A total of 40 women met the inclusion criteria for both pre- and postintervention sampling. Data were collected from 20 preintervention EMRs and 20 postintervention EMRs. The preintervention data showed the average age of the women in this group to be 39.35 years of age. A C&S was sent for 17 (85%) of the women. When called postvisit, eight (40%) did not have full resolution. Two (10%) stated they needed to follow up in the emergency department. Four (20%) followed up with their primary care provider, and two (10%) returned to an urgent care. (See Table 1). The postintervention data showed the average age of the women in this group to be 36.85 years of age. A C&S was sent for 11 (55%) of the women. When called postvisit, one (5%) did not have full resolution. One (5%) stated they needed to follow up in the emergency department, zero followed up with their PCP, and zero returned to an urgent care. ACOG guideline application resulted in a 30% reduction in the ordering of a C&S in this population with no increase in the rate of follow-up needed in this postintervention group.
The results of the quality improvement project supported ACOG’s clinical guidelines regarding the assessment of uncomplicated UTIs in the nonpregnant, adult female population. The educational session attended by the providers appeared to play a key role in reducing unnecessary C&S studies and increasing provider awareness of ACOG guidelines for current evidence-based practice. These findings also supported the position that quality patient care can be maintained while healthcare costs are reduced for this population in the urgent care setting.
Projects such as the one discussed here improve patient care outcomes by promoting and implementing evidence-based clinical practice guidelines. Ensuring guideline implementation and sustainability involves ongoing open communication and active involvement by all stakeholders of the urgent care team.
The project improved patient outcomes and reduced unnecessary lab testing, but did have limitations. The sample size was lower than the projected sample size. There was a reduction in the number of patients who presented to the urgent care during the time of data collection, possibly due to the impact of COVID-19. Replication of this project on a larger or continued scale, or using an experimental study format, would be helpful in confirming these findings.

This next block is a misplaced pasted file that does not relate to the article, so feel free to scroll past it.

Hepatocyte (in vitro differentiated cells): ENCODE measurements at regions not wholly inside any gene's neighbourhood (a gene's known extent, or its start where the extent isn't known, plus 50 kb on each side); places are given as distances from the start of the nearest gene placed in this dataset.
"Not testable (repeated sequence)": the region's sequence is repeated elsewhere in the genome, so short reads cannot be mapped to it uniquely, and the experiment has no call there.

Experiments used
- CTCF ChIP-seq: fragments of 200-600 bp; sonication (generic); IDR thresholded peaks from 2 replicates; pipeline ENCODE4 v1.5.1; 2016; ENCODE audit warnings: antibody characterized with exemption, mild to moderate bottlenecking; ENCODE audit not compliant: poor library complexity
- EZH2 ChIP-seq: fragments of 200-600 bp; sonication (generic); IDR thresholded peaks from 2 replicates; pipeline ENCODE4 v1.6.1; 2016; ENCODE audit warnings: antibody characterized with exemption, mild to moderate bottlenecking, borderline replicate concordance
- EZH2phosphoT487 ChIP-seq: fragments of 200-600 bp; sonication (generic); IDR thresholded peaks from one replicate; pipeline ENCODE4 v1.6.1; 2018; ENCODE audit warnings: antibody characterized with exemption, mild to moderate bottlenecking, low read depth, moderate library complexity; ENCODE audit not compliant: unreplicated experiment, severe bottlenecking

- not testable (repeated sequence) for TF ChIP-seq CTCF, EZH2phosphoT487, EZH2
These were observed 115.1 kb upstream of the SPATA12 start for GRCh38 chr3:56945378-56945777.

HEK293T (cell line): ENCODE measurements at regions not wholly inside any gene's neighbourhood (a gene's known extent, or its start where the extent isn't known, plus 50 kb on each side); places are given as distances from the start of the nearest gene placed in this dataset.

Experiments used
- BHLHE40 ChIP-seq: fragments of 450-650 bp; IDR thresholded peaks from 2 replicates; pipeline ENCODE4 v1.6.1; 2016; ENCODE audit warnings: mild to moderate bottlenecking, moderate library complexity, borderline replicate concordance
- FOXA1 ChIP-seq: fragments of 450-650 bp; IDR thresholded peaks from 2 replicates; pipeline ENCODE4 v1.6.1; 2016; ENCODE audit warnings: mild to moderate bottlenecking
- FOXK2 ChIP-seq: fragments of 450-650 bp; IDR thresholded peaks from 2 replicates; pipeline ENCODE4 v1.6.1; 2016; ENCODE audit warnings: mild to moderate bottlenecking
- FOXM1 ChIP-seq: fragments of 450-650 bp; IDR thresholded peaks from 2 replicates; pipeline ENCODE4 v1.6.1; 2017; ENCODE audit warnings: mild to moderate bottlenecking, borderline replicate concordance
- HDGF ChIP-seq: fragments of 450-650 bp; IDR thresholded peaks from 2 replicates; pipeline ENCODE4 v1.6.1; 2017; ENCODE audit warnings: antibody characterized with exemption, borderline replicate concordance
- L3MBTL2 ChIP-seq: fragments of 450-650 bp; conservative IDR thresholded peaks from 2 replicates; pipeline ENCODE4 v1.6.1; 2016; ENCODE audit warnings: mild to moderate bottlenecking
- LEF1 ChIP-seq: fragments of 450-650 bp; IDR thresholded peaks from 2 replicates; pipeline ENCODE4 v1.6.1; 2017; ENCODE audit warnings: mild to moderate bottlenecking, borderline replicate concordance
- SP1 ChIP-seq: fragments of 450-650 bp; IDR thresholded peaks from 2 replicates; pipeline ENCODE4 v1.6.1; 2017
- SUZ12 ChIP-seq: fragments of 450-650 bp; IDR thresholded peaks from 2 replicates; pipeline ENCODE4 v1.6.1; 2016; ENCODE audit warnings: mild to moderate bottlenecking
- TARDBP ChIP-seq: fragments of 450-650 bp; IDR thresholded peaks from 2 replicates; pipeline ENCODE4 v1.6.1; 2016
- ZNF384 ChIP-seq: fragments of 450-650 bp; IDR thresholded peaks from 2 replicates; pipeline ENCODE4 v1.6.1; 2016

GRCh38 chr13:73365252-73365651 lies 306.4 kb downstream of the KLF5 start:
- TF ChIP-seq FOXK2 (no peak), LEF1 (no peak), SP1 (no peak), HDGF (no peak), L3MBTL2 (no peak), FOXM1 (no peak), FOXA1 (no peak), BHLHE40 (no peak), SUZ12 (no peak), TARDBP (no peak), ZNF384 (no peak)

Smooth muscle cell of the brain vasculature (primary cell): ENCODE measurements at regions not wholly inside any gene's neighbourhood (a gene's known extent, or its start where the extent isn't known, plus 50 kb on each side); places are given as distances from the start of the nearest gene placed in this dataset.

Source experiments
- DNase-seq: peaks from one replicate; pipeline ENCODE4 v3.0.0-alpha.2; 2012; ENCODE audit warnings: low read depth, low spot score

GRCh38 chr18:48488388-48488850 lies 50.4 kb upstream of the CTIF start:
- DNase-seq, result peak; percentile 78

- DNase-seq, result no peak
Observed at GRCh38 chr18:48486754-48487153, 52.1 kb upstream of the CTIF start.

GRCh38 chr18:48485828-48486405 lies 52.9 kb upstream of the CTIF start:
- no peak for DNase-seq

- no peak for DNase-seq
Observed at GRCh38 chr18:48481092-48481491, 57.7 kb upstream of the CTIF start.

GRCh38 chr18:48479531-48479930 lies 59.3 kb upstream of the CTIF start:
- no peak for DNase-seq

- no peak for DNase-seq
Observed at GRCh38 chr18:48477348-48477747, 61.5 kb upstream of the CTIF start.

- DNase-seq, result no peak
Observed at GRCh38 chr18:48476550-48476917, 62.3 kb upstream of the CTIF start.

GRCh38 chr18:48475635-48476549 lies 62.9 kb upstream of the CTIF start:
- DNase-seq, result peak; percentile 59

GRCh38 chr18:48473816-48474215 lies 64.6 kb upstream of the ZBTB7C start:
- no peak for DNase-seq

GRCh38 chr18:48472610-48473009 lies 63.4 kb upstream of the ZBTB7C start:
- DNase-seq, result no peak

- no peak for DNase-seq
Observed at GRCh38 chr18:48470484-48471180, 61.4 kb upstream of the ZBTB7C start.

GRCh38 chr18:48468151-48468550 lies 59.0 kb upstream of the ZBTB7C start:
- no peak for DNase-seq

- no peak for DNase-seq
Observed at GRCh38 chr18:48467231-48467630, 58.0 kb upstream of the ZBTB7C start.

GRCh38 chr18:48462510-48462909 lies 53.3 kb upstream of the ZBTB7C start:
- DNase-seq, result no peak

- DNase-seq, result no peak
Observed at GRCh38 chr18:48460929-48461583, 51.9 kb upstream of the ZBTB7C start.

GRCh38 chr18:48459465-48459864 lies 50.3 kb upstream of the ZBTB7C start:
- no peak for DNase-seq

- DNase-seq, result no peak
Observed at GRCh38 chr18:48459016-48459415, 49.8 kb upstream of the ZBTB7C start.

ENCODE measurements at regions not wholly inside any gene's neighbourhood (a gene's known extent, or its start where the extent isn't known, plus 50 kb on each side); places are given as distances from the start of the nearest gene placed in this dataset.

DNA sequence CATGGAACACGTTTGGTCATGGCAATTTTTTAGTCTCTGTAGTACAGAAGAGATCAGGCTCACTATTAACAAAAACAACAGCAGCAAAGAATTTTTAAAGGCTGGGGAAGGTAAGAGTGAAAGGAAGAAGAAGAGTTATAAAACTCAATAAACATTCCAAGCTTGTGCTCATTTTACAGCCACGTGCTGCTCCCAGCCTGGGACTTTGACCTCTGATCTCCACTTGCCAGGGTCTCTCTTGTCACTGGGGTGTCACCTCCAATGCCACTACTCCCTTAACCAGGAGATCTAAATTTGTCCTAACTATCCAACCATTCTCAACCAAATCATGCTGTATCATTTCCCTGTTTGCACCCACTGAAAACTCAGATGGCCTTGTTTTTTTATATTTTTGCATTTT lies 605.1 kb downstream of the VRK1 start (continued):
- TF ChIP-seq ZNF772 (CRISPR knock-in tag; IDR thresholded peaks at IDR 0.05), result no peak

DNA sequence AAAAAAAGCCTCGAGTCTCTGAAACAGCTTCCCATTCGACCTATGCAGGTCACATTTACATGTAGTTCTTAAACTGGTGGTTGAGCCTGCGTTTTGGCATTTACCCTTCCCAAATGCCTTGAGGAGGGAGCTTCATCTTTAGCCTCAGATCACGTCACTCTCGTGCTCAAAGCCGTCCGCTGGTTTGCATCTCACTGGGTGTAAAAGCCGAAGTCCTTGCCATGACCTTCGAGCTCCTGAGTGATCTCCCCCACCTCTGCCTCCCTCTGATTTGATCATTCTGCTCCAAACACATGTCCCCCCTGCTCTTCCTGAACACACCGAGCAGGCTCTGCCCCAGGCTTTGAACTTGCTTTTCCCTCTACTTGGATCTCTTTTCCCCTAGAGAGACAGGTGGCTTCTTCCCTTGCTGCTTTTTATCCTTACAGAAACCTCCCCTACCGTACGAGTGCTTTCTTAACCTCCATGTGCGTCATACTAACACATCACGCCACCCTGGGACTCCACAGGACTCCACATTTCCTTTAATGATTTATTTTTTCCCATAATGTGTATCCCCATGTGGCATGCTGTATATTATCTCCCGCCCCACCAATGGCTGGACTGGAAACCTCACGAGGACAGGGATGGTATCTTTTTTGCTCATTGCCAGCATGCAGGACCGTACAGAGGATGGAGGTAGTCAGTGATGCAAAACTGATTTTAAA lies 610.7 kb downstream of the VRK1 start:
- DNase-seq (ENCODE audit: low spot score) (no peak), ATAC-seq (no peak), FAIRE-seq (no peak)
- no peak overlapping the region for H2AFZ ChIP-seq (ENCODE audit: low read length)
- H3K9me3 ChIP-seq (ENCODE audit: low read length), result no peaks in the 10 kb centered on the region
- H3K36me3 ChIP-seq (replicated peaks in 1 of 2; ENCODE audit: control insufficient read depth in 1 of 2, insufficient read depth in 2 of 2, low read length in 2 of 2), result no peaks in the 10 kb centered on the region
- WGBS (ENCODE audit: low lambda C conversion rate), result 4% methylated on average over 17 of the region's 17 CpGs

- Flores-Mireles A, Walker J, Caparon M, Hultgren S. Urinary tract infections: epidemiology, mechanisms of infection and treatment options. Nat Rev Microbiol. 2015;13(5):269-284.
- ACOG.org. Treatment of urinary tract infections in nonpregnant women. 2021. Available at: https://www.acog.org/-/media/project/acog/acogorg/clinical/files/practice-bulletin/articles/2008/03/treatment-of-urinary-tract-infections-in-nonpregnant-women.pdf. Accessed February 3, 2021.
- Poon E, Self L, McLeod S, et al. Uncomplicated urinary tract infections in the emergency department: a review of local practice patterns. CJEM, 2017;20(4):572-577.
- Abou Heidar NF, Degheili JA, Yacoubian AA, Khauli RB. Management of urinary tract infection in women: a practical approach for everyday practice. Urol Ann. 2019;11(4):339-346.
- Mishra B, Srivastava S, Singh K, et al. Symptom-based diagnosis of urinary tract infection in women: are we over-prescribing antibiotics? Int J Clin Pract. 2012;66(5):493-498.
- Uroweb.org. 2021. Available at: https://uroweb.org/wp-content/uploads/EAU-Guidelines-on-Urological-Infections-2018-large-text.pdf. Accessed February, 2021.
- 7. CDC.gov. 2021. Adult treatment recommendations | community | antibiotic Use | CDC. Available at: https://www.cdc.gov/antibiotic-use/community/for-hcp/outpatient-hcp/adult-treatment-rec.html. Accessed February 3, 2021.
- Hopkins L, McCroskey D, Reeves G, Tanabe P. Implementing a urinary tract infection clinical practice guideline in an ambulatory urgent care practice. Nurse Pract. 2014;39(4):50-54.
- Stapleton A. Urine culture in uncomplicated UTI: interpretation and significance. Curr Infect Dis Rep. 2016;18(5):15.
- Salinas M, Flores E, López-Garrigós M, Leiva-Salinas C. 2018. Laboratory test inappropriateness: lessons revisited and clarified in seven questions. J Lab Precis Med. 2018;3:34-47.
- Carroll A. The high costs of unnecessary care. JAMA. 2017;318(18):1748.
Author affiliations: Dianne Treacy Lore DNP, FNP-BC, CPNP-PC, The University of Alabama in Huntsville College of Nursing. Marlena Seibert Primeau DNP, FNP-BC, NHDP-BC, BSHEC, The University of Alabama in Huntsville College of Nursing.